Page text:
I think you might have to take drastic measures if he is making your other child a nervous wreck and jeopardising your marriage. There are consequences to vile behaviour and you aren't an emotional punchbag.

JenLindleyShitMom Tue 01-Nov-16 17:58:46

OH OP! sad thanks this sounds like hell for you all. I have no advice or experience, I'm sorry. I'm sure you've considered this but Is there any family he could stay with that might give you some respite or even help straighten him out a bit? Do you know why he is so angry?

JayDot500 Tue 01-Nov-16 18:00:59

Ask him if he would prefer to live with his dad/elsewhere. Tell him you love him and want to make him happy, and he doesn't seem happy at home. He's not a young boy anymore. He's old enough for some tough love imo. Why should he have you and your DH fretting over what he'll do next?

Have you any SS/school support? Does he have any career/life aspirations that you know of? What makes him happy? Is he doing well otherwise? Is this just a phase or has it been this way for a long long while?

MissVictoria Tue 01-Nov-16 18:02:58

Maybe you need to bite the bullet and actually have him go live with his dad, at least for a while.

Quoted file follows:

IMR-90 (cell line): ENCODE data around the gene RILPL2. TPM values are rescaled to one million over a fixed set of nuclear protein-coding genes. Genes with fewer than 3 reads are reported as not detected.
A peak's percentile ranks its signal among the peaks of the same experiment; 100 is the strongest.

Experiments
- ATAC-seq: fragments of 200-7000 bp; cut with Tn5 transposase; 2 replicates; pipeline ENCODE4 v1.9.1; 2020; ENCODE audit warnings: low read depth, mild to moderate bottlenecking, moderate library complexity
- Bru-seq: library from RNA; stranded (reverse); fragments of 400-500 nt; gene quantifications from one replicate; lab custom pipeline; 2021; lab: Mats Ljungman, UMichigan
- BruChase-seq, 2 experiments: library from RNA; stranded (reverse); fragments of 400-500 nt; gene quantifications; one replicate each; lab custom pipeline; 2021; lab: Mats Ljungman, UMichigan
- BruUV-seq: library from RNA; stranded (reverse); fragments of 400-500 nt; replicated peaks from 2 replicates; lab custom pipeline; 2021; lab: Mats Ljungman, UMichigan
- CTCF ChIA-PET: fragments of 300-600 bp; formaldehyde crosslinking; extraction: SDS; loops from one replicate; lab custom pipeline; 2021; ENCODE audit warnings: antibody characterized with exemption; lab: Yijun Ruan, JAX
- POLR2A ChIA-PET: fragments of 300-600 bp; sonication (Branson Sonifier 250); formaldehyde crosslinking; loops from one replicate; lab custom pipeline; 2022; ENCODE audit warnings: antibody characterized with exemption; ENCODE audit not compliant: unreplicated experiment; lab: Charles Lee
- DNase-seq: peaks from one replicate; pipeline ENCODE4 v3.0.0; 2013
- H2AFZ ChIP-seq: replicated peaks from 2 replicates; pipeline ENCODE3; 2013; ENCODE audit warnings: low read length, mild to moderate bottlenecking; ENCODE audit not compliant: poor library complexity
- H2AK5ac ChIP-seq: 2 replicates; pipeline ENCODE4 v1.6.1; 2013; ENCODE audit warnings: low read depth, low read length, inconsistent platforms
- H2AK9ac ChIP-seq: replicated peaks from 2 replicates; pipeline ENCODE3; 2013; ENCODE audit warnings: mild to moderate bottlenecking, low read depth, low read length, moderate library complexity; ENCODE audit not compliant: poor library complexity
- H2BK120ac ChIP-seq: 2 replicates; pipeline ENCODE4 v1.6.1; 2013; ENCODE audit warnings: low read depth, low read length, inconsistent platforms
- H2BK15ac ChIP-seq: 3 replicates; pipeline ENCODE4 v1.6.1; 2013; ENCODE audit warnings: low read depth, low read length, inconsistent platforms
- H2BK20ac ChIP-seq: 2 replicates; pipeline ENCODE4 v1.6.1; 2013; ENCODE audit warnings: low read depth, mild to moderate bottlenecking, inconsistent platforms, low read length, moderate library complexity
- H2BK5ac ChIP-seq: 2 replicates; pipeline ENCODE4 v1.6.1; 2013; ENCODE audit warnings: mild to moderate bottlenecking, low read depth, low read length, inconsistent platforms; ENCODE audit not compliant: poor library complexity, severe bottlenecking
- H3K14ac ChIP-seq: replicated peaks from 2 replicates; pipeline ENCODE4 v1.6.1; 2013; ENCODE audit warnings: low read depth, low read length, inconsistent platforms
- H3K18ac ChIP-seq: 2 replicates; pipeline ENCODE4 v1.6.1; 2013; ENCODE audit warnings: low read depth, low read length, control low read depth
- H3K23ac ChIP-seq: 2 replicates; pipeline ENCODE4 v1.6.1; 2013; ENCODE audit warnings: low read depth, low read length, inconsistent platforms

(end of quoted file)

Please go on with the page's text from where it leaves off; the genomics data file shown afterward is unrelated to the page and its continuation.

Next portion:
His behaviour is disgusting and it isn't fair on your DP, DSS (especially if he has SN) or his older brother. The threats he is making to your DP are out of order and they have a right not to be threatened, stolen from etc in their own home.
He isn't changing because you're not making him change. You just said you want to kick him out but won't, and he knows it, and will carry on doing as he pleases, stealing, making threats and very hurtful comments because he knows you're too soft to punish him.
You're risking losing your partner, he has to put his son first and the environment isn't safe, let alone for an autistic child who often need lots of understanding and structure, your son sounds like he'd destroy that just for fun and the effect on DSS could be catastrophic.
By letting him stay when he acts this way, you're not respecting your oldest child, partner or stepson, their needs or feelings.
Have your son go live with his dad, or see if social services could temporarily house him.

Halloweensnake Tue 01-Nov-16 18:04:07

ADHD,would be my guess,coupled with upset from the divorce..has produced an unhappy young man.💐